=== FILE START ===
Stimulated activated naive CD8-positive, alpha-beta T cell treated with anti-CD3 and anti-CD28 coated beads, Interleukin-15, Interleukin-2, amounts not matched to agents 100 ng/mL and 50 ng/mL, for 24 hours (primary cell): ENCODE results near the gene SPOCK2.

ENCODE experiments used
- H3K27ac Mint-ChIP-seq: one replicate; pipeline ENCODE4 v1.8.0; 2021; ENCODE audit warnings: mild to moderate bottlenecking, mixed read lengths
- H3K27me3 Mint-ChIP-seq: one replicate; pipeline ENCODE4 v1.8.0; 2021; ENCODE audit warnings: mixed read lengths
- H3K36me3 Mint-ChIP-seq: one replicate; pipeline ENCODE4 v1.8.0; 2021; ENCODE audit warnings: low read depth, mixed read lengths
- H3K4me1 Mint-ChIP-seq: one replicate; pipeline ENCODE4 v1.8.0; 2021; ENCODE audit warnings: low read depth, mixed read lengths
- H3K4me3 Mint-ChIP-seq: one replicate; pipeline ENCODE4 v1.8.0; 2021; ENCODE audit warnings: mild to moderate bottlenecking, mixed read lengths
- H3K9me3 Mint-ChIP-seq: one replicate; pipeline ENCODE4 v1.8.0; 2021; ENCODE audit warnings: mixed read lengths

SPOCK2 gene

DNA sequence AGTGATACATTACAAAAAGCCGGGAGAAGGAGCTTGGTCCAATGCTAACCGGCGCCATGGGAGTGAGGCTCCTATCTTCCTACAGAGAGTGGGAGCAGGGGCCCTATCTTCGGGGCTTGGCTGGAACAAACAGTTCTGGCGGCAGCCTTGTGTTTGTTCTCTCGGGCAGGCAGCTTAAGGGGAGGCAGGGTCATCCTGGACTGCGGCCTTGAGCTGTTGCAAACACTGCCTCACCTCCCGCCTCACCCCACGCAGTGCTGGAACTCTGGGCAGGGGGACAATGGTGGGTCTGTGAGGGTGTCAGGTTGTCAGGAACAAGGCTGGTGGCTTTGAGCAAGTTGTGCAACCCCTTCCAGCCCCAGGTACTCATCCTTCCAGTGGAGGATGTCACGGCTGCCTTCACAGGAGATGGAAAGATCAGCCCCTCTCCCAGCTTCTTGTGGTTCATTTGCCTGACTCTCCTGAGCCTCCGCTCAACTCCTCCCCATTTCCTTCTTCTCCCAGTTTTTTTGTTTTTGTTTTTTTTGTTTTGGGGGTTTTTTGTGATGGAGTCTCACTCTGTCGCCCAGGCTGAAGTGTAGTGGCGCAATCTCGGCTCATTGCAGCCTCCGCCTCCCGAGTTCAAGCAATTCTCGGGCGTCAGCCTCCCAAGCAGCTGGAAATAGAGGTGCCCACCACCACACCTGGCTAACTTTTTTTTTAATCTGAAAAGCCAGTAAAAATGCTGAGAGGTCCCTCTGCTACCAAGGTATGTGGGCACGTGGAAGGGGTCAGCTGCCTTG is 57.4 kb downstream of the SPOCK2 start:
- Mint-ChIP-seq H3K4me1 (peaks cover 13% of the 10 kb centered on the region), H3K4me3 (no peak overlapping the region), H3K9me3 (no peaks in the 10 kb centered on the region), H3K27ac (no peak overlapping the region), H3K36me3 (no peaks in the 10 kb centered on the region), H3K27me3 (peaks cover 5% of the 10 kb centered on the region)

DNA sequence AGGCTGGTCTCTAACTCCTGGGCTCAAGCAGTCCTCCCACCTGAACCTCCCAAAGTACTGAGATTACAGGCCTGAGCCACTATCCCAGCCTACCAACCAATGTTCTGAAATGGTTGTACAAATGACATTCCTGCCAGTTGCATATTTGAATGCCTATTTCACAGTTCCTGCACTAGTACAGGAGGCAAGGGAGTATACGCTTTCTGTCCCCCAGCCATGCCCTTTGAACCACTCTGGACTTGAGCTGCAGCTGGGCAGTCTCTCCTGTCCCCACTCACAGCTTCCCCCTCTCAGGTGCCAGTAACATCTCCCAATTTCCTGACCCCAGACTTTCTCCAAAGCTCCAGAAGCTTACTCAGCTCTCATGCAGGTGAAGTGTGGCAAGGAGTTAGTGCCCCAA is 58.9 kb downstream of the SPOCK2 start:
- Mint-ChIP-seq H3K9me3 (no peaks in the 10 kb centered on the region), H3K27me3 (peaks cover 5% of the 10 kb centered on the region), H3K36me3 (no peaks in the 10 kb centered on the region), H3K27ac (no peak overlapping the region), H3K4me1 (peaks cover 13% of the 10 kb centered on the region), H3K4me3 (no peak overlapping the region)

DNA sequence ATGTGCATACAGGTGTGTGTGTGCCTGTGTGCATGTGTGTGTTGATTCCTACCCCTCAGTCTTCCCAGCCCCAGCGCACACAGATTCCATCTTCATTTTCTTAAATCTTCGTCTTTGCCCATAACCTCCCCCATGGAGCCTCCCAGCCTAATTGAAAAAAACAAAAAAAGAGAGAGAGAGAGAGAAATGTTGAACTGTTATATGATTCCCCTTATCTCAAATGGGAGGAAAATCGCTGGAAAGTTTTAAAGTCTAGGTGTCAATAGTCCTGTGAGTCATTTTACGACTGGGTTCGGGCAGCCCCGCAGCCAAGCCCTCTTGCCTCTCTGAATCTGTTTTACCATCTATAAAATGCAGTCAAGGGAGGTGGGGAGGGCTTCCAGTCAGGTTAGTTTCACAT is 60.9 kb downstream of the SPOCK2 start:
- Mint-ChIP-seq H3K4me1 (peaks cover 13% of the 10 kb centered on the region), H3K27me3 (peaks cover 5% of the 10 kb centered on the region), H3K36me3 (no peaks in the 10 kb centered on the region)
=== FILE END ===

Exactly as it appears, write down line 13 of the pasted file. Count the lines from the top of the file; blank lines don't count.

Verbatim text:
- Mint-ChIP-seq H3K9me3 (no peaks in the 10 kb centered on the region), H3K27me3 (peaks cover 5% of the 10 kb centered on the region), H3K36me3 (no peaks in the 10 kb centered on the region), H3K27ac (no peak overlapping the region), H3K4me1 (peaks cover 13% of the 10 kb centered on the region), H3K4me3 (no peak overlapping the region)